The distribution of key public positions between parties has turned state institutions into fiefdoms and prevented meaningful accountability, given that the same parties dominate the parliament and have influence over the judiciary and the anti-corruption commission.
Despite mounting demands for change, these parties have persistently reproduced their dominance through a largely undemocratic electoral system, patronage, militias and, when necessary, electoral fraud.
Even when a majority of voters boycotted the last general election, this did not change the behaviour of political parties which went on negotiating the formation of a government according to the same practices.
Estimates indicate that 60 percent of Iraqis are under the age of 25. In a few years, Iraq will see a peak in its working-age population but must be able to harness this power.
Iraq must deal with the social and economic challenges of unemployment, scarce state resources, inequality, poor governance, rapid demographic growth and an environmental crisis exacerbated by increasing water shortages.
Given the growing public anger in Iraq, the only path forward is to make the state more efficient and accountable, which cannot take place unless the basic principles that shaped its modus operandi change. The country needs a vision of development that departs from the rentier culture and identity politics in which state institutions have played a major role.
Reform should be focused on stirring the country away from the failing centralised system which empowers ruling elites and their patronage networks. And it should also avoid insensitive liberalisation policies which ignore the crucial role of the state in the redistribution of wealth and social security provision. The reform effort in Iraq should pursue a “third way”.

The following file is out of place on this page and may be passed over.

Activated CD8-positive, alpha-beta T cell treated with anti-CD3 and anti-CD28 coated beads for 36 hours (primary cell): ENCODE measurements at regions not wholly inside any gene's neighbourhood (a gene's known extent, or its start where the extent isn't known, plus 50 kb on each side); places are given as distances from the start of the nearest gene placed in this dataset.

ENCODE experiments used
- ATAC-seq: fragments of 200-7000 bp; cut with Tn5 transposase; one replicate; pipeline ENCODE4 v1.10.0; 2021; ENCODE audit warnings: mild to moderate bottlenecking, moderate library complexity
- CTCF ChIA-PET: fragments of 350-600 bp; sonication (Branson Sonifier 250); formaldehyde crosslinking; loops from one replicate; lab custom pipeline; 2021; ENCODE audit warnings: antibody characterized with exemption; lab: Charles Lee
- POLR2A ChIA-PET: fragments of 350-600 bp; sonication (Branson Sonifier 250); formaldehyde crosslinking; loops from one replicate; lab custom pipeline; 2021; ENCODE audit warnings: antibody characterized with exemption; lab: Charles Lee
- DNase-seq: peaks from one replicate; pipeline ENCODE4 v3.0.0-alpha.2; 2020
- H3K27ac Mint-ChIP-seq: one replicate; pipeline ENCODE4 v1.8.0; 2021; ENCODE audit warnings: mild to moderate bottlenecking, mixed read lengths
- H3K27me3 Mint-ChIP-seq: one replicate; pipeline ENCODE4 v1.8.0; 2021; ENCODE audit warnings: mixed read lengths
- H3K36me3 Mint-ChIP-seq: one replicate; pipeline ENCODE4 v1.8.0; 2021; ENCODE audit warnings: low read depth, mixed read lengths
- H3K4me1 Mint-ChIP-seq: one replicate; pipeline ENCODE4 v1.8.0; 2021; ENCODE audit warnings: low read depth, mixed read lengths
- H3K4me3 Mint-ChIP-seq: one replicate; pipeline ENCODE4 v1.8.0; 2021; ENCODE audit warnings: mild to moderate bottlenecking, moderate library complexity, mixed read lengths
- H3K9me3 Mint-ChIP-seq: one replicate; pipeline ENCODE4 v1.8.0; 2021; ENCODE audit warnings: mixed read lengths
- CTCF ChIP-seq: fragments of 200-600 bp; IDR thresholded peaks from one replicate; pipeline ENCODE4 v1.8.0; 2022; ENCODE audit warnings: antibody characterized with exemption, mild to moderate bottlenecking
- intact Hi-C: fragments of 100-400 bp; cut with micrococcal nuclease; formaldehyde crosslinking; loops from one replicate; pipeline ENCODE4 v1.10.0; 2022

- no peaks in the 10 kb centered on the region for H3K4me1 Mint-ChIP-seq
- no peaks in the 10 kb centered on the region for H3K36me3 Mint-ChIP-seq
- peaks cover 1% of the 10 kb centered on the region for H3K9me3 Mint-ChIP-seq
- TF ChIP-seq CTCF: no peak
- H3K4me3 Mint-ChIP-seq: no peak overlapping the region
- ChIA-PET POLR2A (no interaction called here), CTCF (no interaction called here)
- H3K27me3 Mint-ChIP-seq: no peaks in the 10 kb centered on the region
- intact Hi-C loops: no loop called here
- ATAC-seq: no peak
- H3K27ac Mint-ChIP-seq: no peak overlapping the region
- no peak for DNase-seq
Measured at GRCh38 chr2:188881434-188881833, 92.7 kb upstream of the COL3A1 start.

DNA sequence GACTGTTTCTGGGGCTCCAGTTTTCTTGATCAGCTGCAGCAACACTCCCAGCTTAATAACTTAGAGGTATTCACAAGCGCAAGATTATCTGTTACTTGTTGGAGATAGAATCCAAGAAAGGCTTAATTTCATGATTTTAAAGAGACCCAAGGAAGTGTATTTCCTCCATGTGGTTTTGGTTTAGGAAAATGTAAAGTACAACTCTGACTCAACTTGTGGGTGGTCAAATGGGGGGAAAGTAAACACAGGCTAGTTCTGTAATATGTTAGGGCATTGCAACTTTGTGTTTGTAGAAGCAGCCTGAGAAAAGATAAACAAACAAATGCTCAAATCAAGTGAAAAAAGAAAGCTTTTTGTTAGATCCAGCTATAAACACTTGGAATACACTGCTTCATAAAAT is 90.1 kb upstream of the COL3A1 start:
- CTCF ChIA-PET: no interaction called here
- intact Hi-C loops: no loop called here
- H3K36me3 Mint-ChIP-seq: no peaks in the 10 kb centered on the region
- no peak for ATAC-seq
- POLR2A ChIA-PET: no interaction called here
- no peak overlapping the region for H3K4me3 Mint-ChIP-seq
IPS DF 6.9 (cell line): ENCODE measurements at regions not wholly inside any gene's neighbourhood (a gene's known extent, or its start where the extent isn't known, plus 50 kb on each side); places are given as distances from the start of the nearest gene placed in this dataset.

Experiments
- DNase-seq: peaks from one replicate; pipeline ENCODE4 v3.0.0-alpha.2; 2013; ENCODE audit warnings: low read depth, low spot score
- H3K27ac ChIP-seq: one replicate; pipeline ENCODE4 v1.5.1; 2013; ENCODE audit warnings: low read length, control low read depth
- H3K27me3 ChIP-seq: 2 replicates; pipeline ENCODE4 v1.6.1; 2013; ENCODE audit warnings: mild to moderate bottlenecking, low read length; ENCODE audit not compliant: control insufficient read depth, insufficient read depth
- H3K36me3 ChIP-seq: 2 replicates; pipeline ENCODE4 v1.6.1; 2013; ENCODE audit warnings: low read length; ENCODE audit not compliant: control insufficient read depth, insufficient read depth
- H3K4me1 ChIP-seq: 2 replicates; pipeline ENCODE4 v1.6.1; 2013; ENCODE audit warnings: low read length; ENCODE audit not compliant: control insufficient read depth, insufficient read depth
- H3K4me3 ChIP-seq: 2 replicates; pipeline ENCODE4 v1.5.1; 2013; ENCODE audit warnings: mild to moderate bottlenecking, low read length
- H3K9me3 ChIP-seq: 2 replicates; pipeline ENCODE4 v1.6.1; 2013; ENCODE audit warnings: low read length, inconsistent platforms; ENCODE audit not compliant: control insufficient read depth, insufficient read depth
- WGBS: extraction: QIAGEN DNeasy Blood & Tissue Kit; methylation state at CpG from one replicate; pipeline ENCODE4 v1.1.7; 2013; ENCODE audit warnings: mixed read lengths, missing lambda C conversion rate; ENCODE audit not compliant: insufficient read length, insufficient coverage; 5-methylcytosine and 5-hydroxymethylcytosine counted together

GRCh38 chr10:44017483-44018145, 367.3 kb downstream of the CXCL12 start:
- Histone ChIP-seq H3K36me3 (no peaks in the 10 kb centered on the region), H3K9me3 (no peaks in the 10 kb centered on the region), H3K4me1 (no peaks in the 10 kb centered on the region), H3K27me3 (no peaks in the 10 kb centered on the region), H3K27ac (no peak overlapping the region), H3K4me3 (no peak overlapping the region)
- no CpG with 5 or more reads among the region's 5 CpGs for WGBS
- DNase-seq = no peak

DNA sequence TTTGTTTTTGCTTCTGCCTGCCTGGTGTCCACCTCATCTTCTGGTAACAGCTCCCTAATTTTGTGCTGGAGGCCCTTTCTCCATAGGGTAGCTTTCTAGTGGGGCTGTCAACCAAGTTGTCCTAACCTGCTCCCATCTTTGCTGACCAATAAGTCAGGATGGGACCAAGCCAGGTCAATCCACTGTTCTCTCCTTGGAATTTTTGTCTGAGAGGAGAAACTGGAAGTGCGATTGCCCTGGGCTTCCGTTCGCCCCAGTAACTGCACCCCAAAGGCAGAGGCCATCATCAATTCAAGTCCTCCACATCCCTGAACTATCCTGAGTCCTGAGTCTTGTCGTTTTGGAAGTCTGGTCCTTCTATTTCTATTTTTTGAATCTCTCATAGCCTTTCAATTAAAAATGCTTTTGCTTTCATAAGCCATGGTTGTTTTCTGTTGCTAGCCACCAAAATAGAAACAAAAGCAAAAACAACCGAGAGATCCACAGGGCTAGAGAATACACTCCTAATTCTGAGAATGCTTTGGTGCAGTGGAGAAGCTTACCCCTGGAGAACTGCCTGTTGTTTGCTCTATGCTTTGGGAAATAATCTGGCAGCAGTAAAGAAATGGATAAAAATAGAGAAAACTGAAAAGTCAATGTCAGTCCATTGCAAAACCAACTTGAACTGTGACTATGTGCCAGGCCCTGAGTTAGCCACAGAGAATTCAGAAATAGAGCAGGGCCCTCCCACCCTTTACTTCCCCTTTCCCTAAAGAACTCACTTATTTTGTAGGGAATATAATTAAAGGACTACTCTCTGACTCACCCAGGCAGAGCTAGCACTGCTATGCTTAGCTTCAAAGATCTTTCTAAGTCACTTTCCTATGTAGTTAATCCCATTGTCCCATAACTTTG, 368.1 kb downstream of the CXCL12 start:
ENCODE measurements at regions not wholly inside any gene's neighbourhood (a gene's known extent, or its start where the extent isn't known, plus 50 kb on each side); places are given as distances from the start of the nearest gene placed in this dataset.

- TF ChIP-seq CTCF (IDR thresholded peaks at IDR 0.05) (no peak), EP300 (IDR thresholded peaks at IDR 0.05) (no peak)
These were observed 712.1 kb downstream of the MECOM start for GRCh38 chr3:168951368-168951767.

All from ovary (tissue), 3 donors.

Youth unemployment currently stands at close to 20 percent, and most graduates from Iraqi universities want the security of a public sector job. If the government can effectively plan for new development and undertake new training programmes for its youth, Iraq’s population boom can become the engine of this economy, but if the current system remains, further unrest is likely.
There are several areas that a new development strategy needs to address. Renewable energy provides an opportunity to diversify the economy and produce new jobs. New technology in irrigation and reforestation can save Iraq’s agricultural sector and provide more sustainable resources for the future. Family planning can help ease the demographic boom and ensure a degree of social cohesion.
These actions are dependent on the ruling factions having the political will to address the root causes of the current crisis.
Iraq’s main problem is the widening gap between popular expectations and the state’s capacity to meet them. This gap could have been narrowed, had the ruling groups not prioritised their and their surrogates’ profit over responsible governance.
The recent protests sent a strong message to them; ignoring this message will further delegitimise the current system and radicalise public anger.
The views expressed in this article are the authors’ own and do not necessarily reflect Al Jazeera’s editorial stance.